The pitch for one of the biggest accounts in Western Australia and originally saw a field of agencies including Initiative, Mindshare, Vizeum, ZenithOptimedia, along with incumbent OMD WA throwing their hats in the ring.
While all agencies contacted declined to comment on the pitch, it is understood that this shortlist has now been reduced to just three, with some contenders understood to be offering to set up or expand their office in Perth should they win the $20m account. Read more »
Although Melinda Pedavoli, who works at Aloysius College on Sydney’s northern beaches, was not named in the story, information including her age and subjects she taught led to her being wrongly identified.
However, the article got some of the details about the teacher who was the subject of the allegations wrong, including her age, meaning she did not fit the description.
He will lead the marketing and brand development on a new venture, believed to be a travel off-shoot of the Virgin empire.
The New South Wales Rugby Union (NSWRU) handed the public broadcaster $120,000 to assist with the costs last season in a move to ensure coverage of the Shute Shield tournament remained on TV.
But the competition was one of the sporting events to be culled by the ABC this week as it grappled with budget cuts. Coverage of women’s football and women’s basketball will also be withdrawn.
The broadcaster cited the decision to “rationalise our outside broadcast vans” as one of the reasons behind the decision, arguing there was a “strong business case” to stop coverage of the Shute Shield despite the financial assistance from the NSWRU which is thought to have been around 10 per cent of the total broadcast costs.
Production company Shine Australia has announced Paul Franklin is set to re-join the business in the newly created director of content role following two-and-a-half years in the US working as executive vice president of programming for Shine America.
Prior to his stint in the US, Franklin was Shine Australia’s head of programming from 2010 until 2012 where he oversew MasterChef, Junior MasterChef, The Biggest Loser and Relocation Relocation. Before his time with Shine Australia he worked with Shine Group travelling around the world to launch the MasterChef format in numerous territories including India, France and the US.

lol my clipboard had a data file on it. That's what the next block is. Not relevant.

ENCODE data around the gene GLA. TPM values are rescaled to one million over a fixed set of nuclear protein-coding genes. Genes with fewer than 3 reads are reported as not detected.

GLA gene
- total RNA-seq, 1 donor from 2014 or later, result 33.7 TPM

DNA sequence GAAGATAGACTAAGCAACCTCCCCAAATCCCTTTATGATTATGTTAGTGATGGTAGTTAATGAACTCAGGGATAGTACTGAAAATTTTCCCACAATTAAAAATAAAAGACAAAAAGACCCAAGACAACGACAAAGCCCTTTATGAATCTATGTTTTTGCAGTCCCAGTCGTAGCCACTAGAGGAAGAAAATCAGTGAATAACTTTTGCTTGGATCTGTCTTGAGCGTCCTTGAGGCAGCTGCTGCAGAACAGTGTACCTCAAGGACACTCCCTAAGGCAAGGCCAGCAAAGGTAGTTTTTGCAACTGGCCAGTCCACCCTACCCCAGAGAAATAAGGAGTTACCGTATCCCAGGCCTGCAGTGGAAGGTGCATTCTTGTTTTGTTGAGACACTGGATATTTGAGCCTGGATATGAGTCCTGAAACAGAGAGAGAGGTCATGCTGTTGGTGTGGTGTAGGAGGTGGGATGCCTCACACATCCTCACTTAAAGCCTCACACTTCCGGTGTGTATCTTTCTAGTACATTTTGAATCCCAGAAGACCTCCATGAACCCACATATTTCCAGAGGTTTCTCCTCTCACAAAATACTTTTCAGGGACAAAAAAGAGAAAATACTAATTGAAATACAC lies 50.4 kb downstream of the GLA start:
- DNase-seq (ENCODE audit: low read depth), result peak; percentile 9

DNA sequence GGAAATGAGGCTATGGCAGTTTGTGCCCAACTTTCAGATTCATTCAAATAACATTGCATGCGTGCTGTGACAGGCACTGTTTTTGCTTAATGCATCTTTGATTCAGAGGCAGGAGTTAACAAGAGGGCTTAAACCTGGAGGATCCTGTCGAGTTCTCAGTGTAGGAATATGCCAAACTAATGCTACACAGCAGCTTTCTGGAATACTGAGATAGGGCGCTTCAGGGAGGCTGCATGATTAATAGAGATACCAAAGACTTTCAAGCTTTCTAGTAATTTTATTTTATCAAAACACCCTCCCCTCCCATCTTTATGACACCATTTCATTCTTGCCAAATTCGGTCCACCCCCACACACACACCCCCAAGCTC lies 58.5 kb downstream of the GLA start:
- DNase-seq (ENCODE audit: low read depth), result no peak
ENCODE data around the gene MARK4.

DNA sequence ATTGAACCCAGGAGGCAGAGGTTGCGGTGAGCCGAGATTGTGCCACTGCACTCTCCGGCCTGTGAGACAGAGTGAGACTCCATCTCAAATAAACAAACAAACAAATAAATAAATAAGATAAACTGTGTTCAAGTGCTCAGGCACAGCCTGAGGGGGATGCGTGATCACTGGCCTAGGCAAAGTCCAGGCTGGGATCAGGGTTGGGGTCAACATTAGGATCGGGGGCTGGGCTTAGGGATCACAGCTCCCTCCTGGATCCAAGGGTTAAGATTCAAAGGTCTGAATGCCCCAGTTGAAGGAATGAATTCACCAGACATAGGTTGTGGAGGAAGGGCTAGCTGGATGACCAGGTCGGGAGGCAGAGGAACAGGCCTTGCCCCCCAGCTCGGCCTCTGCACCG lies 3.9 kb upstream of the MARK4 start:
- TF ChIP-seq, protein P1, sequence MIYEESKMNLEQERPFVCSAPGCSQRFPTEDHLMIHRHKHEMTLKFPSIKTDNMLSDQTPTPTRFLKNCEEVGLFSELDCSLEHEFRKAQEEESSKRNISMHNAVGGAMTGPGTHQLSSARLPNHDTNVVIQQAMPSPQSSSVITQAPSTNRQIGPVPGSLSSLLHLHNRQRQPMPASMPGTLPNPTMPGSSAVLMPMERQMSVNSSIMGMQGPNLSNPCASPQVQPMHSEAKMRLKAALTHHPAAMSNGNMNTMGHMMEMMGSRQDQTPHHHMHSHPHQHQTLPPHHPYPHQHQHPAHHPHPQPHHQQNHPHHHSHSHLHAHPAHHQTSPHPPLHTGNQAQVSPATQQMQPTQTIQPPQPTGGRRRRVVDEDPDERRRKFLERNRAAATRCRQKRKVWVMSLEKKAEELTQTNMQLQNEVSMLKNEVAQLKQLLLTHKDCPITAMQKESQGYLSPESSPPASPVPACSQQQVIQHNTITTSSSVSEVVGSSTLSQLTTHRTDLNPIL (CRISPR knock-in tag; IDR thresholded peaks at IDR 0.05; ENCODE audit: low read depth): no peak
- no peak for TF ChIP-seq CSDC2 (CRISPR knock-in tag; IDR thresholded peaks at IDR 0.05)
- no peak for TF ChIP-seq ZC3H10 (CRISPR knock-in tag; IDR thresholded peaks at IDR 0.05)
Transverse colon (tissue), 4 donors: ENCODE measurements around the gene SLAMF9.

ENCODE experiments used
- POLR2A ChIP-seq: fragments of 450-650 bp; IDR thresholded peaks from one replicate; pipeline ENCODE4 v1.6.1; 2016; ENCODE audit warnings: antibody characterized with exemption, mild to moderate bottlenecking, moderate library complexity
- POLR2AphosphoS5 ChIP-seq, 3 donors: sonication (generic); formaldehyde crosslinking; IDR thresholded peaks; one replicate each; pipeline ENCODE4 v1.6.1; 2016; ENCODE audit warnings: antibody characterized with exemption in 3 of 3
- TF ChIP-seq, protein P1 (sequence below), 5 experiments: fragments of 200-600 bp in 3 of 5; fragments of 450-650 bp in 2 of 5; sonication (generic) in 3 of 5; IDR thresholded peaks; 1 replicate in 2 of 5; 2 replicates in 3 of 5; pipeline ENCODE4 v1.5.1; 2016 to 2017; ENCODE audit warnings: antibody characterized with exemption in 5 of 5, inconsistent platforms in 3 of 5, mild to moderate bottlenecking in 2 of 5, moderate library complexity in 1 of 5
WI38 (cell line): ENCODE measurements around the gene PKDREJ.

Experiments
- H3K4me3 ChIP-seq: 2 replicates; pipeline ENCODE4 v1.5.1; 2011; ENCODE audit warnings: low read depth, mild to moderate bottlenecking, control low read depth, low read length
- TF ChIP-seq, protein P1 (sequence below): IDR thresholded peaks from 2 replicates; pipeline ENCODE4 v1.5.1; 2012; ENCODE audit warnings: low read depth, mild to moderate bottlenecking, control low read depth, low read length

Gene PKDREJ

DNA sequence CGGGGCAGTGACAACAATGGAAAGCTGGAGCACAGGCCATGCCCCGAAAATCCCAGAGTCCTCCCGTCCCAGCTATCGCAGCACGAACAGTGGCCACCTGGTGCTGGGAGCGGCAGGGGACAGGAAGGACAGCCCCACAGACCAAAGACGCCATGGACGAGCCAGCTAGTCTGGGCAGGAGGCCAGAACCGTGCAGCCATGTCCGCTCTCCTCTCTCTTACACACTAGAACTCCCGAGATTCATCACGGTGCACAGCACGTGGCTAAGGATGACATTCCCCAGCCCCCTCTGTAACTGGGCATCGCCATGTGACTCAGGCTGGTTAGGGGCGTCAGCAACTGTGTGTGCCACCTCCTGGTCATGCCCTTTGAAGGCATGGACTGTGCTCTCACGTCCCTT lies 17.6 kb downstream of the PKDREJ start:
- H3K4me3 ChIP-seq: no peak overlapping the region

Shine Australia CEO Carl Fennessy said: “Paul is an outstanding creative executive with a proven track record of delivering stand out television both here in Australia and of course most recently, in the USA. We are thrilled Paul has decided to return to Shine Australia.”
Citing singer Taylor Swift’s decision to pull out of music service Spotify, Nic Jones, executive vice president international at Vevo, told a panel discussion hosted by Authentic Entertainment that many services were not paying artists/licensees enough and that many of the existing deals would not be renewed.
“There will be a massive change in the next two years, I promise you, you will see a massive, massive change,” said Jones. “There are a whole bunch of (licence) deals that are coming up for renewal and they will not be renewed.
“It will be very interesting to see what will happen.” Read more »
The Tasmanian Road Safety Advisory Council (RSAC) is urging road users to be more considerate of others on the road as opposed to resorting to road rage in a new campaign which sees puppets take on the roles of drivers, cyclists and motorcyclists as they sing a song about road use behaviour.
Created by Hobart-based creative agency Red Jelly, the campaign features characters from puppet theatre Terrapin who sing the song ‘Say Thank You, Not **** You’ written by agency copywriter Chris Bellears.
Red Jelly creative director Andrew Timbs said: “It was important we delivered this road safety message in a unique way that would get noticed, be sharable and memorable. It was also important our idea was ‘sticky’ especially when it was most needed – out and about on our roads – hence the use of song and a strong radio component.”
The campaign, created by Leo Burnett Melbourne, sees eight key election promises from both Labor and the Liberal Party etched into 19kg chunks of stone which have been presented to the public by Crikey founder Stephen Mayne.
The promises will be displayed outside the Victorian State Library until the election tomorrow.
The City of Sydney has begun rolling out this year’s Christmas branding which features a colourful Christmas tree emblem.
Created by brand and design studio Holt, the branding is running across outdoor, digital and print media. It bears a relation to last year’s branding which was a star featuring similar pixelated bright colours.
Holt creative director Christopher Holt said: “The 2014 Christmas campaign will be highly visible throughout inner-Sydney via city flags. This got us thinking about how to utilise the nature of the medium to augment the creative and give it life. The notion of wind was the basis of this idea.